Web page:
Introduction. Mycobacterium gordonae, belonging to the Runyon group II of scotochromogens mycobacteria, is an ubiquitous environmental non-tuberculous mycobacterium (NTM) commonly found in water and soil.
|[Ref.: #11558]||Pathogenicity (human)||yes, in single cases|
|[Ref.: #11558]||Pathogenicity (animal)||yes, in single cases|
|[Ref.: #11558]||Biosafety level||1|
Description. Gram-positive, nonmotile and moderate to long acid-fast rods. Commonly found in tap water and soil.
It can be found in natural and processed water, sewage, and dirt. Healthy people usually do not get Mycobacterium fortuitum infections; however, they may occur after surgery, in people with an impaired immune system , or after exposure to a contaminated medical device (such as an endoscope).
kansasii is infrequently isolated from natural water sources or soil. The major reservoir appears to be tap water. Infection is likely acquired through the aerosol route, with low infectivity in regions of endemicity. Human-to-human transmission is thought not to occur.
The distinguishing feature of mycobacteria, the complex cell wall, is a well-recognized drug target. The cell wall is common to all bacteria, both Gram-positive and Gram-negative, but can have vast differences in terms of the biochemical and structural features.
A biosafety level (BSL), or pathogen/protection level, is a set of biocontainment precautions required to isolate dangerous biological agents in an enclosed laboratory facility. The levels of containment range from the lowest biosafety level 1 (BSL-1) to the highest at level 4 (BSL-4).
High-performance liquid chromatography (HPLC) has the potential for providing rapid, accurate, and cost-effective identification of clinical isolates of mycobacteria. This technology has facilitated early and accurate identification of rare Mycobacterium species, including M. haemophilum, M.
Biosafety provides policies and practices to prevent the unintentional or accidental release of specific biological agents and toxins, whereas biosecurity provides policies and practices to prevent the intentional or negligent release of biological materials or the acquisition of knowledge, tools, or techniques that …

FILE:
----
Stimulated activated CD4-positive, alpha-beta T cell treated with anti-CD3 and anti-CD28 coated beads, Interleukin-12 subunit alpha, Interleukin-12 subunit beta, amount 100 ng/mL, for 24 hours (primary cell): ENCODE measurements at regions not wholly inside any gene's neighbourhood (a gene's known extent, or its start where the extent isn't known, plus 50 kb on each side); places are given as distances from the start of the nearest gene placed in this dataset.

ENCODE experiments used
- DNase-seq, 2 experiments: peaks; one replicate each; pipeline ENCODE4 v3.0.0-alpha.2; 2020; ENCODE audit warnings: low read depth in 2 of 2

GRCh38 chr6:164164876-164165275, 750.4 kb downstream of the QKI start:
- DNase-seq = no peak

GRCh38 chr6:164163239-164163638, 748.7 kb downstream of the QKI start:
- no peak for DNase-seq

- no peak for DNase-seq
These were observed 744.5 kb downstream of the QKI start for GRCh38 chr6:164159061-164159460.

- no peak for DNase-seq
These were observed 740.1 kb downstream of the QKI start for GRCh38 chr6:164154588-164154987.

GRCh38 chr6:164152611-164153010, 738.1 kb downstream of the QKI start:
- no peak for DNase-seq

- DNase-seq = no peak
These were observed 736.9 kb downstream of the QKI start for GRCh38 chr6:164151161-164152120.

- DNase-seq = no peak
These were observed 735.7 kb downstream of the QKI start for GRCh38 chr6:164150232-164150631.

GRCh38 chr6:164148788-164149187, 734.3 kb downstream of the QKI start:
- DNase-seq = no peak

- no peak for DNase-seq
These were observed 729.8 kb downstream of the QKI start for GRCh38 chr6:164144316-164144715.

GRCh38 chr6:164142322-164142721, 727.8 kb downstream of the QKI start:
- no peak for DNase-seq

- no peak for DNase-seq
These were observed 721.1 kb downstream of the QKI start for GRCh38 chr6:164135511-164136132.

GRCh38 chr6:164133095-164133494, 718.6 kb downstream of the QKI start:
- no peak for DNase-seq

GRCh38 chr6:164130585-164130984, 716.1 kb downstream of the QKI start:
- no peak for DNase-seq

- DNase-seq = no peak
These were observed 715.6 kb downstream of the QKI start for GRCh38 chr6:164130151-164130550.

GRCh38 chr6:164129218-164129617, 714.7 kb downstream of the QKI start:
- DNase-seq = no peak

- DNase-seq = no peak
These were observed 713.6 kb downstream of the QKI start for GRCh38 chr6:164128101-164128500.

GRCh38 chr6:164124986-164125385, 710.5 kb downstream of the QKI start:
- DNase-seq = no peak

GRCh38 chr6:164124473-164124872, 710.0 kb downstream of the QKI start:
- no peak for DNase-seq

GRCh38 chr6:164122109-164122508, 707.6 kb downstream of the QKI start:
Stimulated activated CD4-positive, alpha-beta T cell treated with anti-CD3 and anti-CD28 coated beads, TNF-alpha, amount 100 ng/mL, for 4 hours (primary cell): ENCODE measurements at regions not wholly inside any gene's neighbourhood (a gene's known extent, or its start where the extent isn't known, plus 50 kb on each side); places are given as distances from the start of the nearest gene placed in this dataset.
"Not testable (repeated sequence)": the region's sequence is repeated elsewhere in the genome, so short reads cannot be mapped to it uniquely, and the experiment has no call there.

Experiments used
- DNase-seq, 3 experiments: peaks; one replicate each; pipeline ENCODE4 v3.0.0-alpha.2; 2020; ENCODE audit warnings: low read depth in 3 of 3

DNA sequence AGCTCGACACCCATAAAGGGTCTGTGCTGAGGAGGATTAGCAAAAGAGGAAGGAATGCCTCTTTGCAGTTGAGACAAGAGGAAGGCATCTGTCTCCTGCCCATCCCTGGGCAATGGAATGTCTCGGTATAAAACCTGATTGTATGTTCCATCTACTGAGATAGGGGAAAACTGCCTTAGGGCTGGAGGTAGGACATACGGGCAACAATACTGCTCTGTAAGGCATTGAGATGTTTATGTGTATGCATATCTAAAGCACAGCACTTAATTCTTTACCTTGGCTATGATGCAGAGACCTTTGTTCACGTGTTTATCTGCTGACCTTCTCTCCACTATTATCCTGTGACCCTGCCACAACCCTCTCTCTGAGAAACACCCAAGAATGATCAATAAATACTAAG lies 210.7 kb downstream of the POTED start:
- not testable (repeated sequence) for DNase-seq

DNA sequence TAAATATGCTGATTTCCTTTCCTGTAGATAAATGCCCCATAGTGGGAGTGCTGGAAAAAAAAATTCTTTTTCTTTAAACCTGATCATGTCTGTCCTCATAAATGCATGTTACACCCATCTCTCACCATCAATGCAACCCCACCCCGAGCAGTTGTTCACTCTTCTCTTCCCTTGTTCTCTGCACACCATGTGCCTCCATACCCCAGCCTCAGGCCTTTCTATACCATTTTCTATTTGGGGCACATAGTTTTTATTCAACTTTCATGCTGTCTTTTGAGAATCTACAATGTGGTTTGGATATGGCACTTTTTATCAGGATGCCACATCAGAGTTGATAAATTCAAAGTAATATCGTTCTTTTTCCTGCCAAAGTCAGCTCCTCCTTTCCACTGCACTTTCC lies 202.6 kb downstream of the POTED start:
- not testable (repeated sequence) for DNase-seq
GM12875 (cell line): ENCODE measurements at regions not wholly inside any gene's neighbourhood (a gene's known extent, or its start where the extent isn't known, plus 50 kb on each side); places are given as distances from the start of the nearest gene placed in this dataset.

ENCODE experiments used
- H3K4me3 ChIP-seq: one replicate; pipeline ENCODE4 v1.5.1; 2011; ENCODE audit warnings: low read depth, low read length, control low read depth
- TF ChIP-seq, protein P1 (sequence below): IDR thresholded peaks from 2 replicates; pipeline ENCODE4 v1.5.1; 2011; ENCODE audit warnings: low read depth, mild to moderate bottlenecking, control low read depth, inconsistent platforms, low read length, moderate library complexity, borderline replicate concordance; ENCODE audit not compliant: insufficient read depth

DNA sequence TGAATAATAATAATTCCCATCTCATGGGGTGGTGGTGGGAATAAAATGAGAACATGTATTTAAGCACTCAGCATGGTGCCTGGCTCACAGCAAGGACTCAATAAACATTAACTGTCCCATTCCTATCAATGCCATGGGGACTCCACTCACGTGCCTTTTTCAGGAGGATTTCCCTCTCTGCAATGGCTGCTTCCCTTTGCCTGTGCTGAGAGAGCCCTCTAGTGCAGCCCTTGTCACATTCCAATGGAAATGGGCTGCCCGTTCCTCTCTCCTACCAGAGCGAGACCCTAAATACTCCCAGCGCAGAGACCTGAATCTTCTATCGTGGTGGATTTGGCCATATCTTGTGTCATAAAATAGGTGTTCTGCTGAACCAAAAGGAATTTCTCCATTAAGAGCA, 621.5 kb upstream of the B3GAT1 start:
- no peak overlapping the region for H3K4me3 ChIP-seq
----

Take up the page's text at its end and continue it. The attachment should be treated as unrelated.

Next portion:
Surgical Care Removal of foreign bodies, such as breast implants and percutaneous catheters, is important and essential to achieving cure, as M fortuitum forms biofilm. Surgical debridement of cutaneous or subcutaneous lesions is often required to achieve cure.
Compared to M. tuberculosis they are weak pathogens, and infected patients are not considered contagious. Disease is probably acquired from environmental sources by direct entry of the organisms through traumatized skin or mucous membranes or by aspiration into previously abnormal lungs.
Surgical sites may become infected after the wound is exposed directly or indirectly to contaminated tap water. Other possible sources of mycobacterium fortuitum infection include implanted devices (such as catheters ), injection site abscesses, and contaminated endoscopes.
Mycobacterium kansasii occasionally involves the skin in a sporotrichoid pattern. Normally considered not to be contagious from person to person its natural sources of infection remain unclear. Tap water is believed to be the major reservoir associated with human disease.
First-line regimen: This consists of rifampin (10 mg/kg/day; maximum, 600 mg) plus ethambutol (15 mg/kg/day) plus isoniazid (5 mg/kg/day; maximum 300 mg) plus pyridoxine (50 mg/day), with the treatment duration continuing until sputum culture results are negative for 12 months.
M kansasii infection manifests late in the course of HIV disease. The lung is the organ most commonly involved. Commonly reported symptoms include fever, chills, night sweats, productive or nonproductive cough, weight loss, fatigue, dyspnea, and chest pain.
DNA probes have been widely used for species determination of the most commonly encountered mycobacteria. High-density oligonucleotide arrays (DNA microarrays) also have been applied to simultaneous species identification and detection of mutations that confer rifampin resistance in mycobacteria.